Brushing a strand of dark hair from his kohl-lined eyes, he grinned at me: ‘You know as well as I do darling that you can’t visit somewhere like this without checking out the house of horrors. It’d be like Paris without the catacombs or Romania without the castle or a hot date without…

I get the idea.‘ I laughed. ‘But, I’ve heard things about this one.

Brad put a warm arm around my shoulder, his leather trenchcoat crackling slightly. Trying not to laugh, he said: ‘Well, of course they’re going to say stuff about it. I mean, what’s the fun of a house of horrors if you can’t boast about being brave enough to enter it?

I let out a sigh and stared at the tapestry of flashing lights in the distance ‘No, I’m like serious. You remember Jorge. He’s been scared of the dark for the past two nights because of this silly house of horrors. I mean, Jorge of all people. Scared of the dark.

Oh please, he’s probably got indigestion. Or a hangover or both.‘ Brad smiled. ‘Or, of course, he’s trying to scare you. Maybe I put him up to it?

Above the distant rattling, jangling and babbling, an owl screeched in the distance. Another rollercoaster car juddered past us. A huge smile spread across Brad’s face, followed shortly by a frown. Finally, he said: ‘Or, I didn’t. Truth be told, I haven’t seen him in a couple of evenings.‘ The smile returned to his face: ‘Maybe… he never left.

Like I didn’t see that one coming.‘ I laughed. ‘Seriously though, I saw him last night. He was… noticeably perturbed.

All because of a silly house of horrors?‘ Brad pulled back his sleeve and glanced at his watch before saying: ‘The next tour begins in ten minutes. Now you’ve made me even more curious.

Go ahead.‘ I laughed. ‘I’ll wait outside. But, don’t say that I didn’t warn you.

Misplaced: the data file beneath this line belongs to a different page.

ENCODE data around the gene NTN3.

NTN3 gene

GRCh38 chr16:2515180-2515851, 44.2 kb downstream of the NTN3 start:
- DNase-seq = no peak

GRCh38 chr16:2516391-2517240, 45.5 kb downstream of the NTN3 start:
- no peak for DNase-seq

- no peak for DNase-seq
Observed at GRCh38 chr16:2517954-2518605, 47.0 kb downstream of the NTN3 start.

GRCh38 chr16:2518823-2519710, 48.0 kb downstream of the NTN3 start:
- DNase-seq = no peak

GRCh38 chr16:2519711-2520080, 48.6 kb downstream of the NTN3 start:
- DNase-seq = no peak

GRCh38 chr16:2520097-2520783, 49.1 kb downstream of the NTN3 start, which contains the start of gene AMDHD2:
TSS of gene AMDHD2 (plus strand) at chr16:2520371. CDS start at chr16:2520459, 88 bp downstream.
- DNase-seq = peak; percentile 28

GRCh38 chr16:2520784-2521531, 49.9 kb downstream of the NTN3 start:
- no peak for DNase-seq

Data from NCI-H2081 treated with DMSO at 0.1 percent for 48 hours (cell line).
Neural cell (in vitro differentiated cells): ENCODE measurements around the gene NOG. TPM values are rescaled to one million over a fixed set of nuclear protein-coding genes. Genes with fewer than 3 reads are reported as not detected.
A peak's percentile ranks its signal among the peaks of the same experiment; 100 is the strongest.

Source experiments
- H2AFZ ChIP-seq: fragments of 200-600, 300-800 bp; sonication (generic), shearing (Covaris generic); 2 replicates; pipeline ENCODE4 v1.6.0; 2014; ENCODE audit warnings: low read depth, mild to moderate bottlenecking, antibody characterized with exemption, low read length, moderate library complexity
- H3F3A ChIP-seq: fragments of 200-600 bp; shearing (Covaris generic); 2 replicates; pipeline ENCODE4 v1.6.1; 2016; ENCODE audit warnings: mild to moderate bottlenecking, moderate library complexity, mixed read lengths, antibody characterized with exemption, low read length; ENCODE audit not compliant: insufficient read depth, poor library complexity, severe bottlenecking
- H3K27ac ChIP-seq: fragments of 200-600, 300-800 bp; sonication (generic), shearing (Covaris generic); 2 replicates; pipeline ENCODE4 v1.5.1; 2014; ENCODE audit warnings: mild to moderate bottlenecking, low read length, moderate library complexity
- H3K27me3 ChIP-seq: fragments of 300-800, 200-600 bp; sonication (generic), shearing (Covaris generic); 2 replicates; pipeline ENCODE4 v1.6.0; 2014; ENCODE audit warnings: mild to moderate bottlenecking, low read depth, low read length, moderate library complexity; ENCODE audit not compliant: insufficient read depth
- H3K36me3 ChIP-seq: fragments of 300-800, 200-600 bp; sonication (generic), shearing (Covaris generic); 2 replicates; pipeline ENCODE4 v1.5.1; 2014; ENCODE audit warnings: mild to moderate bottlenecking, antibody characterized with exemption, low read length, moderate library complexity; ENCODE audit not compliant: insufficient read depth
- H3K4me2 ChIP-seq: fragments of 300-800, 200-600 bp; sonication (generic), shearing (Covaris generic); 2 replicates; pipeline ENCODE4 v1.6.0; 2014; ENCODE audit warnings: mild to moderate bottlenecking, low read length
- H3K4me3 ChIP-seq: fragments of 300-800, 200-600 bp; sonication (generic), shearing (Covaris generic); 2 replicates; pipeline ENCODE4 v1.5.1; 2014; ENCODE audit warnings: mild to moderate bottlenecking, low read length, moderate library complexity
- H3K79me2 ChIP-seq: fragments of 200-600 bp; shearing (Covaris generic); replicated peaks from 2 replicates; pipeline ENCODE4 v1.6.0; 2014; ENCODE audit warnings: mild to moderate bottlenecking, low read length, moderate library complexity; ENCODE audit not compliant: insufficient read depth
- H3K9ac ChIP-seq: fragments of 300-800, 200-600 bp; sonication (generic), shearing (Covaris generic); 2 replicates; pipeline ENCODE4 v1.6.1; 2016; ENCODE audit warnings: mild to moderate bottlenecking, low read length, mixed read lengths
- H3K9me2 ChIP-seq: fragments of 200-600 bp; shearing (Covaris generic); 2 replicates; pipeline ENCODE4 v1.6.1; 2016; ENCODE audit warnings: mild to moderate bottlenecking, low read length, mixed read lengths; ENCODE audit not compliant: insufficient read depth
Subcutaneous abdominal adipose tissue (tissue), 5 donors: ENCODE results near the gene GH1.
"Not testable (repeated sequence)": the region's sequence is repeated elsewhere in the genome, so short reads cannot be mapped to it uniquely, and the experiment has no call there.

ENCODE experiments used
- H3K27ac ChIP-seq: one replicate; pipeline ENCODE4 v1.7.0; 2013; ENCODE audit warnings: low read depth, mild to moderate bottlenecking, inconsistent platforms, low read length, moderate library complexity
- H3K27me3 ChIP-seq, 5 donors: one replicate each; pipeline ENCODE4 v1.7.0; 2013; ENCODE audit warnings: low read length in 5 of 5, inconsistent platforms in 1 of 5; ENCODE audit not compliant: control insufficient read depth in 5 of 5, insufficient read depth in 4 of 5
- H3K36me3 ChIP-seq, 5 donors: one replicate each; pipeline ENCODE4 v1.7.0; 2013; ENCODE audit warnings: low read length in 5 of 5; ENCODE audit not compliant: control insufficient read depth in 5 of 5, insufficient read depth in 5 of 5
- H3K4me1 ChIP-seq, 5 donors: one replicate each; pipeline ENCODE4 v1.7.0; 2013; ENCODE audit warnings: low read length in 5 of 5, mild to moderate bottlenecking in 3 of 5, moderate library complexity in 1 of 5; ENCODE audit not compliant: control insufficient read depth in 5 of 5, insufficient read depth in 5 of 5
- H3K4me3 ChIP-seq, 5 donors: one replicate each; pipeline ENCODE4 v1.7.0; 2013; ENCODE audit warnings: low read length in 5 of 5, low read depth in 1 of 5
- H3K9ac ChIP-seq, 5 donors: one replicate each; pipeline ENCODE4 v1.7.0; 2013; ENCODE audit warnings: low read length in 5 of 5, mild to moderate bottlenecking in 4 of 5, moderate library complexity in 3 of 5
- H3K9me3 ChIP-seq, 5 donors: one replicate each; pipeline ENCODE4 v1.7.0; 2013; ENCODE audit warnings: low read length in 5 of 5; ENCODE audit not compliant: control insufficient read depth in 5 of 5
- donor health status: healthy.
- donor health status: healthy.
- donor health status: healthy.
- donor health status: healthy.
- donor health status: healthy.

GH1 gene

Coward.‘ He chuckled. ‘Well, it’s your loss.

Silently, we skirted the bright lights and baying crowds as we headed straight towards the house of horrors. As we drew closer to the unearthly grey building, a barker with a pointy beard stared at us and shouted: ‘Roll up! Roll up! A glimpse into perdition itself! A nightmare to shake even the stoutest of spirit! Dare YOU enter…

A giant smile crossed Brad’s face as he rushed towards the barker. I stood back and fumbled through my bag for a clove cigarette. For a second, both Brad and the barker seemed to share the same maniacal grin. I wasn’t sure whether to laugh or roll my eyes. In almost perfect unison, they turned to me and said: ‘Last chance?

I laughed: ‘I’m fine. Have fun. I’ll see you in ten minutes or whatever.

The ten minutes seemed more like twenty. Two cloves and three unwanted pamphlets later, the doors to the house of horrors slid open gently and Brad staggered out. The barker was nowhere to be seen. As Brad lurched towards me, he stared at me with haunted eyes. I grinned and said: ‘Very funny.

No…‘ He mumbled. ‘I’ve never seen anything so horrible. To think that such things exist even in the worst nightmares of the worst souls…..

Look, you can tell me about it over dinner. I hear they’re doing a two for one. I’ve got a coupon.

At the blood bank, Brad barely even took a sip. Even when the waiter almost tripped over his cloak, not even a hint of a laugh escaped Brad’s throat.

Finally, he muttered: ‘There were people who were famous… because they were famous. There was a nightclub… except everyone wore bright clothes. The music! Oh god, the music! It still rings in my ears! Then there were TV shows that didn’t even have a script! And then there were…

Stop!‘ I found myself saying. My hands were trembling. ‘Don’t tell me any more! It’s too horrible!